I’m in a three day mini-conference right now, with a bunch of psychologists, and a ton of undergraduate education reformers like me. The psychologists are all cognitive psychologists (i.e., they deal with how people think), and they’re part of a consortium called Applying Cognitive Psychology to Enhance Educational Practice (ACPEEP). It’s a star-studded show, including Henry Roediger (though he actually couldn’t make it this week), Robert and Elizabeth Bjork, and Janet Metcalfe, among others. We’re spending three days talking about how undergraduate education reform can take tips and tricks from what we know about how people think and learn. I’m sure I’ll have more than one blog post from this conference, but let’s start with the main principles that they communicated to us in the first day.
Testing helps you learn
I’ve blogged about this before (here and here). The act of taking a test can be a learning experience, not just a way to assess you on what you already know. One of the main reasons, they hypothesize, is that the act of retrieval strengthens the neuronal connections. That seems to fit with the fact that multiple choice tests aren’t as strong of a learning experience as are short-answer tests (McDaniel et al, 2007). Another concern of multiple choice tests is that there is some evidence that getting the wrong answer can introduce wrong information (Roediger and Marsh, 2005). So, Elizabeth Bjork said, this suggests that we have to construct our alternatives to our multiple-choice tests carefully – so that the alternative, “wrong” answers require students to recall information in order to reject them. This has obvious implications for both the use of clickers, and the construction of the alternative answers on clicker questions.
2. Spaced studying
A ton of evidence shows that you remember things longer if you space out your study sessions. That means studying for the exam for a week or so, in multiple sessions, rather than cramming the night before. But how long of a gap is optimal between study sessions, to increase how long you remember the information? The current research seems to suggest that the longer you want to remember something, the longer the study gap should be. So, if you want to remember something for a few years, you probably need a few months’ gap between study sessions. This suggests that cumulative finals are probably a great thing, since you have to study for the midterm, and then for the final, with a gap of several months.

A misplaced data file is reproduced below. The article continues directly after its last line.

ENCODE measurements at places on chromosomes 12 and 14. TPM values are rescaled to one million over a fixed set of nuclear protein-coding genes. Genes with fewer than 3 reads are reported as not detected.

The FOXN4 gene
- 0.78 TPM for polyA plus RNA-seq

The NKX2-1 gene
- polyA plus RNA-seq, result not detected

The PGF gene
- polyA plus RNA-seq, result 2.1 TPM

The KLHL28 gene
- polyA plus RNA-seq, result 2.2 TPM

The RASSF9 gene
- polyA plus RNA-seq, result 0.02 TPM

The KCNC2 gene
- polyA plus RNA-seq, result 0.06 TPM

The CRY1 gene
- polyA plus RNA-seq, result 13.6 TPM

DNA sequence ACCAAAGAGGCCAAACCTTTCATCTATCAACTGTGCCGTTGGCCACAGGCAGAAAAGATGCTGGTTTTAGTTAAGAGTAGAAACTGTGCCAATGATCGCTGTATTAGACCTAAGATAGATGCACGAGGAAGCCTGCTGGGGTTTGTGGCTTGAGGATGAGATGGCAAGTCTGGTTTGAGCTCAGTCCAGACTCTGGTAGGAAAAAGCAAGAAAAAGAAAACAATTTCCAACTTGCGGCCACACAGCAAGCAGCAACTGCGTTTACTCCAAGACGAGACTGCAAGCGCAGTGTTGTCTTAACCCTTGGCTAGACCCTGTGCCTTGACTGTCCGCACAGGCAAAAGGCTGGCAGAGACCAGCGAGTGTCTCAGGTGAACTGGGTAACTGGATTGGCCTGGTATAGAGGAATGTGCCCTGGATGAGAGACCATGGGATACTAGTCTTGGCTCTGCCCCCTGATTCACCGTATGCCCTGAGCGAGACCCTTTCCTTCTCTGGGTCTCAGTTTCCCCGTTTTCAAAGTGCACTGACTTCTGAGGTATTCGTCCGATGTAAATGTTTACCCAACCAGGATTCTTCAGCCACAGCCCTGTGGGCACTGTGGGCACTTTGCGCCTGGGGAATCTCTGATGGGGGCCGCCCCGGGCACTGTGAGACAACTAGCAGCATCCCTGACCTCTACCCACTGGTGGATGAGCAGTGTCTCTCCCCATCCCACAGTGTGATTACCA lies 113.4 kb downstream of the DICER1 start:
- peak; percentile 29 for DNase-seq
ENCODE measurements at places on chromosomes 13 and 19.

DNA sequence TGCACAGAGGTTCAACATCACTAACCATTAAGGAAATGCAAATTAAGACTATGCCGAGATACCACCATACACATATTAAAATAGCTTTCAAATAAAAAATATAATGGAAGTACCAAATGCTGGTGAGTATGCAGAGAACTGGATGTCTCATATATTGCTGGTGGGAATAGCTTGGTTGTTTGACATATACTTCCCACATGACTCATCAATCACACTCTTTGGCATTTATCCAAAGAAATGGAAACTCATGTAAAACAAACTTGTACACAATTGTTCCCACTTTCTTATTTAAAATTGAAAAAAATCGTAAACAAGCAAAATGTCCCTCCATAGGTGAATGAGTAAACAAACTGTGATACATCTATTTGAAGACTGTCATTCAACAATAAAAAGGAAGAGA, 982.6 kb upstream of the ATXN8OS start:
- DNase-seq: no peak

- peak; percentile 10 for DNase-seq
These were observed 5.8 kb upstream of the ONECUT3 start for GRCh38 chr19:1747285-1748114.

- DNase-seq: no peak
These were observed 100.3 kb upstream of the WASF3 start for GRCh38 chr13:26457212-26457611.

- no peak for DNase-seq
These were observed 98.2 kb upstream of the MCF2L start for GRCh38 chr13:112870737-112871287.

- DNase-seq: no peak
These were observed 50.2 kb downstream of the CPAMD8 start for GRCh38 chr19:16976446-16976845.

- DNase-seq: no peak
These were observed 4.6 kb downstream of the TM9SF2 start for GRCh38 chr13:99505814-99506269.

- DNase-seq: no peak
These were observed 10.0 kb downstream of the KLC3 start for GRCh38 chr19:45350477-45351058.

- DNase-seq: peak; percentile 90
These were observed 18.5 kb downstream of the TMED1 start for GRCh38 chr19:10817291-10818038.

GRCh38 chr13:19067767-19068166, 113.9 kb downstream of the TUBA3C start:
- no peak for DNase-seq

But there must be a point of diminishing returns – spaced testing/studying helps you learn, but at what point does this testing take up more time than it’s worth in terms of how much more you’re learning? As Kathryn Rawson told us, “More is better, but more is increasingly less better.” So, to be efficient, you don’t want to over-study. If she had to give tentative quantitative numbers, she suggested that students should study until they’d been able to correctly recall the answer three times in their initial study session, and then follow this with three more spaced sessions over time.
3. Desireable difficulties
The idea of “desireable difficulties” is that you don’t learn if something is too easy. Certain difficulties help you learn. For example, if you study in the same place all the time, then your learning might be highly contextualized, and thus you won’t do as well on the test. A desireable difficulty is to study in multiple places. Another desireable difficulty would be spacing out your study sessions, instead of cramming. However, a lot of these strategies don’t produce quick learning, so people don’t use them. We cram for a test because it does work, at least to be able to recall the information in the short-term. But these “easy” strategies (like massed practice/”cramming”) don’t create long-term learning.